Martin Armstrong has been consistent in forecasting higher prices for stocks, arguing that the market is no where near as overbought as the majority think. Martin just published this proprietary chart above going back to 1915 that makes the case that the market was far more overbought when capital was flooding into the US in the past than it is today - R. Zurrer for Money Talks
QUESTION: Where does your overbought index stand on the stock market?
ANSWER: This Index is proprietary. It peaked at 12.55 during October 1919 as capital had flowed to the United States due to World War I. The Index then declined thereafter into the August 1921 bottom at 10.40. From this point, the Index rallied into October 1925 peaking at 13.16, fell back for 15 months bottoming again in October 1927. The final rally lasted 14 months peaking at 12.95. The bottom came in July 1933 about 13 months after the actually low in nominal dollar terms during June 1932.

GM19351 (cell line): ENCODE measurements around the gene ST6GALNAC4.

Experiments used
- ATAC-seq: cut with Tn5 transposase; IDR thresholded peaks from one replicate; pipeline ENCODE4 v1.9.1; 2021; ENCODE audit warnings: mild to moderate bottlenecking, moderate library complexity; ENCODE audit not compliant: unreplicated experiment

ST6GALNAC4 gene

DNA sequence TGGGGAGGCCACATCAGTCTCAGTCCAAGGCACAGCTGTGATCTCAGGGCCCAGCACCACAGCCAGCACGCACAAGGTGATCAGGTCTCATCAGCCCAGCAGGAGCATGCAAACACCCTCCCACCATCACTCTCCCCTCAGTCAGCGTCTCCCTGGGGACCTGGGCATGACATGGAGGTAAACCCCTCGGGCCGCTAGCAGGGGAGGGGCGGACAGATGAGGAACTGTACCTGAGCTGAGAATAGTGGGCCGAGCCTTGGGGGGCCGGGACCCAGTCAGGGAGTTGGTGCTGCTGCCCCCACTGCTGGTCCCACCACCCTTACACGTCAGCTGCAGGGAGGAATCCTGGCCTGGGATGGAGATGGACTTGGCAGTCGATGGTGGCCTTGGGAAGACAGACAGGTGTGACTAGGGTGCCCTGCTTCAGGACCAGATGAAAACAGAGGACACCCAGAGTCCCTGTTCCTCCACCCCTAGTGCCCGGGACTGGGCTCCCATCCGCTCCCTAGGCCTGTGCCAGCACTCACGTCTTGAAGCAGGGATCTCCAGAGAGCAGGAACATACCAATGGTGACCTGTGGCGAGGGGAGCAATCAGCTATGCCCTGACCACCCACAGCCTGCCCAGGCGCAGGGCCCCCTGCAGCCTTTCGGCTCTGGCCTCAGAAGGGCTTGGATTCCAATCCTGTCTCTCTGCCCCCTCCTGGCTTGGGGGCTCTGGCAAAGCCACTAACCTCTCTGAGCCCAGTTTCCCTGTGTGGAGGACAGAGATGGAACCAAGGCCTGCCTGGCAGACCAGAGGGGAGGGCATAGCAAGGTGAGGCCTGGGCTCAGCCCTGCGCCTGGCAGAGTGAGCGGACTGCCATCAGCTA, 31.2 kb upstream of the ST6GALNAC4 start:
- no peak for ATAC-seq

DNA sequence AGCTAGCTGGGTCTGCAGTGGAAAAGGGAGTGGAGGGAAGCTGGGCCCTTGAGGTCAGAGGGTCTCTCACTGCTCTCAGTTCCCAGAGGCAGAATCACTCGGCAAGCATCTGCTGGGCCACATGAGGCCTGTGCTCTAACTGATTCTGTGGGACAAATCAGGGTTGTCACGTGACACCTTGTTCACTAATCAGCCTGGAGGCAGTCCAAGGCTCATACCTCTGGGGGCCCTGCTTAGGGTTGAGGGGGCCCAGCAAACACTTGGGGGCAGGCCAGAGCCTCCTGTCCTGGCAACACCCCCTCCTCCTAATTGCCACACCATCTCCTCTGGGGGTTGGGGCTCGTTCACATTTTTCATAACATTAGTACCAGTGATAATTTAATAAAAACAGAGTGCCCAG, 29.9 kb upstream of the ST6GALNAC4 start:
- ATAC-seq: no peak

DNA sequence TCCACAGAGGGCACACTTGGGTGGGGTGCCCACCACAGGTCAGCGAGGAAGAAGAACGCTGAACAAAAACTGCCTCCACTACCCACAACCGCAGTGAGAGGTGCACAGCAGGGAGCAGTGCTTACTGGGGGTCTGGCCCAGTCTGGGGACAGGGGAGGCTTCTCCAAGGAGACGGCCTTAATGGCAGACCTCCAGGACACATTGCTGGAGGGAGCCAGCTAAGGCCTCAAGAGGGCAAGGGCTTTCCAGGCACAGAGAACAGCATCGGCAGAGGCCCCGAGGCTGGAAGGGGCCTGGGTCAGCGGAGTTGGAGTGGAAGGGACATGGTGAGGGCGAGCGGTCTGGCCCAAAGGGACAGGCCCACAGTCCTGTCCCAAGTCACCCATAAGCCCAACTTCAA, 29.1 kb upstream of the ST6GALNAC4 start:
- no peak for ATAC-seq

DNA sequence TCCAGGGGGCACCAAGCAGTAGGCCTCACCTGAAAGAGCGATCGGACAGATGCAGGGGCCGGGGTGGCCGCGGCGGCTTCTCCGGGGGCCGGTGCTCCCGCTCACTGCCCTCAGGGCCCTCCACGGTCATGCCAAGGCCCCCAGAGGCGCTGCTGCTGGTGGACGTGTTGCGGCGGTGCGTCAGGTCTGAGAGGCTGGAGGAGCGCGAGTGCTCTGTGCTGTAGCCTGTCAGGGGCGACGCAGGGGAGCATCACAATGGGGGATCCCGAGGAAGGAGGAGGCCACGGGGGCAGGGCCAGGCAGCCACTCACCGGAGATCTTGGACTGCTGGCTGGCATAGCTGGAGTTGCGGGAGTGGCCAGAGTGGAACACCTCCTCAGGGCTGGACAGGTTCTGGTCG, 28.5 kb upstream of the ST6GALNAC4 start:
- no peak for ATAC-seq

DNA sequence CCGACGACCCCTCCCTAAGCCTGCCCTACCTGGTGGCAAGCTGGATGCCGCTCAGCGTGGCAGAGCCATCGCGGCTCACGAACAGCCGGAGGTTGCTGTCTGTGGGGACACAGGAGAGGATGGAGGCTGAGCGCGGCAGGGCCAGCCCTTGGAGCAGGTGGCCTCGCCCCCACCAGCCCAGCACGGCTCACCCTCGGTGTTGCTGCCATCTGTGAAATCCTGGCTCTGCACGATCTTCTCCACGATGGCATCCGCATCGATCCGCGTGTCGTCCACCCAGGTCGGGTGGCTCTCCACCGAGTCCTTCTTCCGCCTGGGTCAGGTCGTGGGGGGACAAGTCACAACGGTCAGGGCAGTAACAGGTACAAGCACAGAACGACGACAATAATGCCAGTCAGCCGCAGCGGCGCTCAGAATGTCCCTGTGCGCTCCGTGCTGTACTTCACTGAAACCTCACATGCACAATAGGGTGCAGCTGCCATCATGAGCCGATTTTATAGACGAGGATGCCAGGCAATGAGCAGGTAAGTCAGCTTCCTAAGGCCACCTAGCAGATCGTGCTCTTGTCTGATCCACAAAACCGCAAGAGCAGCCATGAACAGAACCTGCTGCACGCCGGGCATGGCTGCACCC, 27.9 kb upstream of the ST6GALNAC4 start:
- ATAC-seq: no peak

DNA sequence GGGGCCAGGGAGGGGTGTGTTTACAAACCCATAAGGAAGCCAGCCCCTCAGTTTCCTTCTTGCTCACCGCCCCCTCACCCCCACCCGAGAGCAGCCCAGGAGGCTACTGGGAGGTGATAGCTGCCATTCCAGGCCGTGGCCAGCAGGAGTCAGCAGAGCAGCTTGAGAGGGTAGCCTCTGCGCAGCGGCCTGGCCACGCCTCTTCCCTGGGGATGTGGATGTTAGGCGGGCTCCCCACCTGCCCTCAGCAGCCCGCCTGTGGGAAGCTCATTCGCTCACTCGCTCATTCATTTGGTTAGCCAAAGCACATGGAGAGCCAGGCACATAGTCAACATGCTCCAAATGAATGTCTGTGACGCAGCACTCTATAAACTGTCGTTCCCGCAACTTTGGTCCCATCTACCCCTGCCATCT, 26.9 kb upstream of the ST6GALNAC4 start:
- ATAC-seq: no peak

In nominal terms, the Dow tested the 1,000 level in 1966, 1968, and 1973 and again in 1980. We can see the shift in trend that came following the historical low in 1981. The core of this index is capital flows so it tends to reflect just how capital flees and concentrates moving relative to US assets. Looking at the most famous bull market of the Roaring ’20s, the duration was 97 months which we exceeded from the 2009 low in April 2017. The 2009 low was 6469.95 and the January high was 24,741.70. which was a rally of only 282% – not anywhere close to the Roaring ’20s.
This index is proprietary and it affords us a look at the asset class from a global perspective. This is part of the reason we have been warning that the bull market is by no means overbought and the bulk of forecasting out there has made this the most hated bull market in history because they look only at the nominal index without placing it within its global context.
...also from Martin: Market Talk- April 2, 2018